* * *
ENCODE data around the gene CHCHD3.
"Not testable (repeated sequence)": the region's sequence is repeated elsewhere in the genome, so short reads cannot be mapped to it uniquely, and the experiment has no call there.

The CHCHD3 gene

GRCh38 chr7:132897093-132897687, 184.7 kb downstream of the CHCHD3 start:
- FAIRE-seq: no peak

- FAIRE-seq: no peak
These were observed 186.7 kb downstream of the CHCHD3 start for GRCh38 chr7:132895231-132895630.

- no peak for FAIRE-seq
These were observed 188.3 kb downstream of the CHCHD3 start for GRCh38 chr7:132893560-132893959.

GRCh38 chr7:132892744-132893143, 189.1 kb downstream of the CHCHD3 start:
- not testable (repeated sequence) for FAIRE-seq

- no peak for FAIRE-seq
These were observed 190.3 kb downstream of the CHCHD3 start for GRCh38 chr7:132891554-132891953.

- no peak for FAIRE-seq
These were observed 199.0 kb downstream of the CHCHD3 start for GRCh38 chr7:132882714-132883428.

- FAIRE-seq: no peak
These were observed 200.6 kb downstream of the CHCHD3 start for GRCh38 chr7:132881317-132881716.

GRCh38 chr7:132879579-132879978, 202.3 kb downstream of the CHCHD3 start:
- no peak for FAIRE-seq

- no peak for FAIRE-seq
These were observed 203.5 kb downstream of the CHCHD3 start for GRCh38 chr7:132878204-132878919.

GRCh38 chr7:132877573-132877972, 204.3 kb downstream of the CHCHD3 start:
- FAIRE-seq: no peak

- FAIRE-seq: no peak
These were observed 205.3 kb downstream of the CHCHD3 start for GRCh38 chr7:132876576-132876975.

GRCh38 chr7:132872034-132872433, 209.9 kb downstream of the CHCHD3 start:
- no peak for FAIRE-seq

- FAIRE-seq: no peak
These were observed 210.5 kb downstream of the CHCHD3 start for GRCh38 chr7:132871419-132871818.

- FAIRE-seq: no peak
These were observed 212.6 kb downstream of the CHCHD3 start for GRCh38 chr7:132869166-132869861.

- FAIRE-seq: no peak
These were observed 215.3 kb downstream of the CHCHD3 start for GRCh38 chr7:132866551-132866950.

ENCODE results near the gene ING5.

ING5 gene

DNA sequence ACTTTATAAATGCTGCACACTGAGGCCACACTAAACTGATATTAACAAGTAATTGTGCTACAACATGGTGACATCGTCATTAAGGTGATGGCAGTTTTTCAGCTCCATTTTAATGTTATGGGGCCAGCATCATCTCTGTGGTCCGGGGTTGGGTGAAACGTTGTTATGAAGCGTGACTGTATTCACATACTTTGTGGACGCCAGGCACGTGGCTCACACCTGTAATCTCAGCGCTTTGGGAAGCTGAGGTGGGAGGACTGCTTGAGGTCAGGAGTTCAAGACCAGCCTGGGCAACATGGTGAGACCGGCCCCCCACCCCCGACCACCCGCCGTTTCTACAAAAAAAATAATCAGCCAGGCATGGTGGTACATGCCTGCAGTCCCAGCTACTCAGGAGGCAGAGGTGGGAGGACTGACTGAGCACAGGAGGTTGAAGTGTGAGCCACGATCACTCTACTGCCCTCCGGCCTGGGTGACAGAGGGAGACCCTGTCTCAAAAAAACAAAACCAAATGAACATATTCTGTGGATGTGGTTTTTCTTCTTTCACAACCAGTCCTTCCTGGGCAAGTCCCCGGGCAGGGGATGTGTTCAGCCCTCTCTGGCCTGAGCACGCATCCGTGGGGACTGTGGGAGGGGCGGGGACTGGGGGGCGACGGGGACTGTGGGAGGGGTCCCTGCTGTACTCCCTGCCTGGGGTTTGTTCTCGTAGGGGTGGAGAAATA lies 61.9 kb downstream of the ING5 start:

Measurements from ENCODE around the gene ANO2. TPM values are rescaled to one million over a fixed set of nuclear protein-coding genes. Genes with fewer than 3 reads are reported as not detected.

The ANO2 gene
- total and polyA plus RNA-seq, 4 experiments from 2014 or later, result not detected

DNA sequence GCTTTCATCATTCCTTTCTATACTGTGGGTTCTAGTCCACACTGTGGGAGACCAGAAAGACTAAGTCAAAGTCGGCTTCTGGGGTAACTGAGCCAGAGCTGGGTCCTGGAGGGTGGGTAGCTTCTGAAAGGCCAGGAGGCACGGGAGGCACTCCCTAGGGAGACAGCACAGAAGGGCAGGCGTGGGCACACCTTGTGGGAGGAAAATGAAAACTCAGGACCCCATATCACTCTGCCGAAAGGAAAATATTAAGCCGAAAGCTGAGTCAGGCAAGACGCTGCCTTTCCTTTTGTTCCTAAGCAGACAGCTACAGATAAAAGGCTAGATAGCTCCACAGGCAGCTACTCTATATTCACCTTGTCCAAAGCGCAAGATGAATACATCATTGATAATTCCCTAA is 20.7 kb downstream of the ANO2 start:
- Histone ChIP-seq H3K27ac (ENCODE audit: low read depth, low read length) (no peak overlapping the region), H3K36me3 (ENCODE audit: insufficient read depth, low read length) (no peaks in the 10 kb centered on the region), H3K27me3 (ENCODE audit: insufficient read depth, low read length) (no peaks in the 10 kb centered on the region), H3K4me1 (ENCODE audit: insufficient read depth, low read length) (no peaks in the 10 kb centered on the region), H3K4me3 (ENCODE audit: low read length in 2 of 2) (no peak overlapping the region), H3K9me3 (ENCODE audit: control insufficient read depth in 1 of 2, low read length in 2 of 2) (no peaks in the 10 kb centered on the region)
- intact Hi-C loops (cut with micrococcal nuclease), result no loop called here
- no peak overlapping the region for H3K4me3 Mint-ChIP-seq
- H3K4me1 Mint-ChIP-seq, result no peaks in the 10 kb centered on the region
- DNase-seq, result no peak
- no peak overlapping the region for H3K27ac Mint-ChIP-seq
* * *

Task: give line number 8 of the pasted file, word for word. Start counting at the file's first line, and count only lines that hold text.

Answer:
- no peak for FAIRE-seq